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Can the dismantling of Third Reich artifacts for research purposes be justified?

Article about: by HPL2008 Basically, I am opposed to destructive examination of period items, but under certain conditions, exceptions are acceptable. Period items (be they medals, badges, insignia, items

  1. #41


    It is a shame indeed, but without going the extra mile how are we to arm ourselves with the necessary knowledge needed to determine good from bad?


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  3. #42


    The road that I excavated actually runs past my house and is of great interest to me and is as much an artifact as a medal or award or any other object created by people and to many a Roman road of circa 2000 years age would be considered of far greater importance than a 70 year old medal. The road has a name and in its own way is unique and the rediscovery of part of its lost route is of great importance, but as I posted the destruction of a small section in the search of knowledge is acceptable.

    The use of the term artifact for any object created by humans is an archaeological term and as an archaeologist I use the term to describe all objects, especially when engaged in this sort of academic debate.

    I have no ax to grind in this matter and everyone is entitled to their opinion and all viewpoints are valid and carry equal weight IMHO

    I do not think nor did I expect there to be a consensus on this matter and even among my professional peers disputes can arise and tempers flare, such is human nature but hopefully we can raise ourselves above this and at least agree to disagree without recourse to insults and slighting others opinions or viewpoints.

    Perhaps this thread is coming to its end.


    Whatever its just an opinion.

  4. #43


    Well said Jerry and a most interesting thread it had been and there are some good view points on both sides of this discussion.

    Regards Mark K

  5. #44


    Ritter crosses, I shouldn't need to say, are made in several pieces and by several companies. Each with their own unique eccentricities and differences in manufacture. To discover the minute details in these differences, it would help greatly to deconstruct them. Popping them under a scope is not always enough-what is beneath the silver rims? How were they assembled? What types of solder was used?, etc etc. So, no-it is,indeed, relevant to the subject of disassembling badges to discover their inner secrets that are not obvious to the outside. There has been no "hijacking of the thread" here, and it isn't actually necessary to insinuate an unspoken insult (hijack, rabble, sad statement?). I have been nothing but civil and polite in this thread and I can only ask that the same be returned in any replies. The initial question posed was "Can dismantling Third Reich artifacts for research purposes be justified?", and I cannot see where my asking the questions concerning dismantling Ritter Crosses and other awards has "hijacked" this thread. Is this not the purpose of the initial question-to garner collectors reactions and thoughts on dismantling awards?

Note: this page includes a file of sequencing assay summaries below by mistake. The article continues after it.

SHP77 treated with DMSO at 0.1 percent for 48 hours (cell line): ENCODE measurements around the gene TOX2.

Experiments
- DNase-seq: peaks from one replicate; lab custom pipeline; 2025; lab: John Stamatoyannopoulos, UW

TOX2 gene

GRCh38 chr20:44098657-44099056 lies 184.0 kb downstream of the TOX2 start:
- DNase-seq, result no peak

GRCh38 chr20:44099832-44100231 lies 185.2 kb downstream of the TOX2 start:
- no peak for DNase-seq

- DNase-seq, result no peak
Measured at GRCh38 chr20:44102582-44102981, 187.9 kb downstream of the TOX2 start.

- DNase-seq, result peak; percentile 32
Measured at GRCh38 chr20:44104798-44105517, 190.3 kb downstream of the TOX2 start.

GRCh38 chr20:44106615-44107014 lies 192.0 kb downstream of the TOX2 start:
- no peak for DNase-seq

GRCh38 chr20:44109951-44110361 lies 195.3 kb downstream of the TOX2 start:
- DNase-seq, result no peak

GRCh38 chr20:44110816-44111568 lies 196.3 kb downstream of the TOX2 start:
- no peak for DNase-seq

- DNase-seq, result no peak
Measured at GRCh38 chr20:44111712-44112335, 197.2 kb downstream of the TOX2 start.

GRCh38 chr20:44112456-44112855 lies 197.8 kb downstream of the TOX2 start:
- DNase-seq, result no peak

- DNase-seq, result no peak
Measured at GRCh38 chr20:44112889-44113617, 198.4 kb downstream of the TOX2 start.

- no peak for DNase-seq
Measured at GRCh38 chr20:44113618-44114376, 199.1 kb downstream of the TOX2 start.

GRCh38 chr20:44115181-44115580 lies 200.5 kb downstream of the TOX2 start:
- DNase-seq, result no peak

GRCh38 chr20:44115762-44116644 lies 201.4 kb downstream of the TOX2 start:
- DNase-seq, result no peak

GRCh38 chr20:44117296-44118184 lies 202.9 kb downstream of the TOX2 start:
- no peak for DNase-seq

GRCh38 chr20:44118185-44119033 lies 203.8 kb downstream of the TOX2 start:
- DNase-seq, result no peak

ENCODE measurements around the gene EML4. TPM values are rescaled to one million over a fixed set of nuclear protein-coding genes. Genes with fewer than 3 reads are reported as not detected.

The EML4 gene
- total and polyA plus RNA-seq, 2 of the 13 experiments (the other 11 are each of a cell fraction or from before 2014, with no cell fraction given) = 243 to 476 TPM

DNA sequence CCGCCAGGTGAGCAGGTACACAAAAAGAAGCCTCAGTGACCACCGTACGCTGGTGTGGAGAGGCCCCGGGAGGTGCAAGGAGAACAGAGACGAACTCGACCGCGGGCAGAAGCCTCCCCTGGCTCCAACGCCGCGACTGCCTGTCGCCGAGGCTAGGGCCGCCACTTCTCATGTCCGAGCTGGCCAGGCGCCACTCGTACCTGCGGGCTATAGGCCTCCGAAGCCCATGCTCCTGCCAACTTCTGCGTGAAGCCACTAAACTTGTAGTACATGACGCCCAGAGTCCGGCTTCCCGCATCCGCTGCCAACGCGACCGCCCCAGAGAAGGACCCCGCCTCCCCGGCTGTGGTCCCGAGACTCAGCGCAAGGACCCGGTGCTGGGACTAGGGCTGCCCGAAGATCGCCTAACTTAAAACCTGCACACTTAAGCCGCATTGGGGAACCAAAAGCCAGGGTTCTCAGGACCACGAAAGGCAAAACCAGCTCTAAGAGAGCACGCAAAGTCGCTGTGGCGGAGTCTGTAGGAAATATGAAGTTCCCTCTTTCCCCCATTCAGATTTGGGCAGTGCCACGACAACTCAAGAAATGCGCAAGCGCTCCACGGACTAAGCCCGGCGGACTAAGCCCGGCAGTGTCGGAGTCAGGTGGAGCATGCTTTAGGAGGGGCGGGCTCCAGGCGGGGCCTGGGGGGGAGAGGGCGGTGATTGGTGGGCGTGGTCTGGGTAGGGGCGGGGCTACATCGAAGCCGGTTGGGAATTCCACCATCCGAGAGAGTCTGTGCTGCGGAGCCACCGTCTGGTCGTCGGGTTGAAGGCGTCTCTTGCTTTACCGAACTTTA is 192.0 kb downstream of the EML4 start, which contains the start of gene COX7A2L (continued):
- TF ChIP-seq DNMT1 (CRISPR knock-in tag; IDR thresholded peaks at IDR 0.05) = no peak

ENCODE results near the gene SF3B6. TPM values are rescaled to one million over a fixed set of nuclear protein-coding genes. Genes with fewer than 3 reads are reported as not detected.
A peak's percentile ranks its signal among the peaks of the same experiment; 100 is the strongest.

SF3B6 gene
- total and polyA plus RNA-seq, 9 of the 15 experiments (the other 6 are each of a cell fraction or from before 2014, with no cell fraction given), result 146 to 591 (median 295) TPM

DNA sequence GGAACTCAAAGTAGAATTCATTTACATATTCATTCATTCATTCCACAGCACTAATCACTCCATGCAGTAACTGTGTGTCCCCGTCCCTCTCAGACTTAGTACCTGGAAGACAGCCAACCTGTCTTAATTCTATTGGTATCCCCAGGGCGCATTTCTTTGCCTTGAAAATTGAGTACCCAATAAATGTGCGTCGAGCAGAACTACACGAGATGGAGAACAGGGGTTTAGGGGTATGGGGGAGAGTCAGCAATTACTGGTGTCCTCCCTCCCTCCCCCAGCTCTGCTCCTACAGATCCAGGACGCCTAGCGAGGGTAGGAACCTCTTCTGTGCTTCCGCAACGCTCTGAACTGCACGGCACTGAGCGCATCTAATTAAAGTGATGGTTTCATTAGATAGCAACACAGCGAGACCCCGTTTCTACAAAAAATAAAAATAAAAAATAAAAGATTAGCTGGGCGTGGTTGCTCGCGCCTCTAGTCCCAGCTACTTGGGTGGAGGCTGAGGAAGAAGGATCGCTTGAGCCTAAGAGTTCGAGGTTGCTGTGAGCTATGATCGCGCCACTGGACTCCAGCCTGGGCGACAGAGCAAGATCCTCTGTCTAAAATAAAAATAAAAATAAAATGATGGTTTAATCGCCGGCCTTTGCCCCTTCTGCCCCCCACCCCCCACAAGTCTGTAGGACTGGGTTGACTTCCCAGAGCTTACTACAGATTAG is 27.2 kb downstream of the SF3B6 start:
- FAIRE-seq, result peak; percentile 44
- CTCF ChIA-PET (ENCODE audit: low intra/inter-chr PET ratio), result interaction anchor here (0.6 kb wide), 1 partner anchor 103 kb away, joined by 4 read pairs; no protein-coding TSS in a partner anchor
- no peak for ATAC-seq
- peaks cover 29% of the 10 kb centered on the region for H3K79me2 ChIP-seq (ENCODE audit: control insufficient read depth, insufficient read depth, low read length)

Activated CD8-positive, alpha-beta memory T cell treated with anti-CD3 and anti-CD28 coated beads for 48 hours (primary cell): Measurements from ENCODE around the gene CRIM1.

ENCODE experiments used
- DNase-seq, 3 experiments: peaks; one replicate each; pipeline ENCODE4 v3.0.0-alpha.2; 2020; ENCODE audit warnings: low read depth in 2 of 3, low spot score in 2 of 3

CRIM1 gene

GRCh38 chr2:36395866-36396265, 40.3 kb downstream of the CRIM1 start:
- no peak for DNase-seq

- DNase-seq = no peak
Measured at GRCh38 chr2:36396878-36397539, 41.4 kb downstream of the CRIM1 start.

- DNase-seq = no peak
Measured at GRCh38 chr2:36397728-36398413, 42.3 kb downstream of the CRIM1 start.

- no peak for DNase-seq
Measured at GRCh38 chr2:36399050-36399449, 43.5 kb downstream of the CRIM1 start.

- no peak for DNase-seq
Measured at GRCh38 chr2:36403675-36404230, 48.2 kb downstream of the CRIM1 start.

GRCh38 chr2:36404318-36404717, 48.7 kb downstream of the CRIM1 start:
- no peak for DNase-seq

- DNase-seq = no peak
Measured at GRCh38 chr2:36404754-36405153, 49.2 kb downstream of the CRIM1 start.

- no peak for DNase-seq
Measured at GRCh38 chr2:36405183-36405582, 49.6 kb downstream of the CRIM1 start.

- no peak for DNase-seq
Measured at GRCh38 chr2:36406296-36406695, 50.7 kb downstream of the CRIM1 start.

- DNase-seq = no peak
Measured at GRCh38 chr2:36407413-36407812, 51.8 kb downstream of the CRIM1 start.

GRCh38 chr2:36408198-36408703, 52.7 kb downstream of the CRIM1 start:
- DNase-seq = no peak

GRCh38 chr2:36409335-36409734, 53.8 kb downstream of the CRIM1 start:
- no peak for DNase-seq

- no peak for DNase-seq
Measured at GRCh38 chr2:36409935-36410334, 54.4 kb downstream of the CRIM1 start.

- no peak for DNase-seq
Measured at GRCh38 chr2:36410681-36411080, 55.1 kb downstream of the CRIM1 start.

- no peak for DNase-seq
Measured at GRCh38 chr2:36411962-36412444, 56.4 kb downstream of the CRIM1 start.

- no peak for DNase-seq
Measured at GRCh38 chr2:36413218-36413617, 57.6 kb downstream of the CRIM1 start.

"Much that once was, is lost. For none now live who remember it."

  6. #45


    Without doctors ....diseases and illnesses would never be cured. Dissecting a minority amount always benefits the majority. JM 2 cents Regards Larry
    It is not the size of a Collection in History that matters......Its the size of your Passion for it!! - Larry C

    One never knows what tree roots push to the surface of what laid buried before the tree was planted - Larry C

    “The farther back you can look, the farther forward you are likely to see.” - Winston Churchill

  7. #46


    Quote by Metallwarenfabrik View Post
    Thanks Davejb. Lets continue then
    And lets continue with the subject of "destroying" expensive items vs. cheap-o`s or even fakes.
    The Tears before bedtime remark is getting old and boring, and in fact is incorrect. Tears 24-7 is more apt.
    When you talk of expensive, you kind of automatically instill a feeling of authenticity into the item without attempting to look deeper. Whether we want to or not, this is the way it is.

    "Expensive" because dealers and authors have been brainwashing you into believing that what they are offering you, or what they have shown in-print, is a rare & genuine item?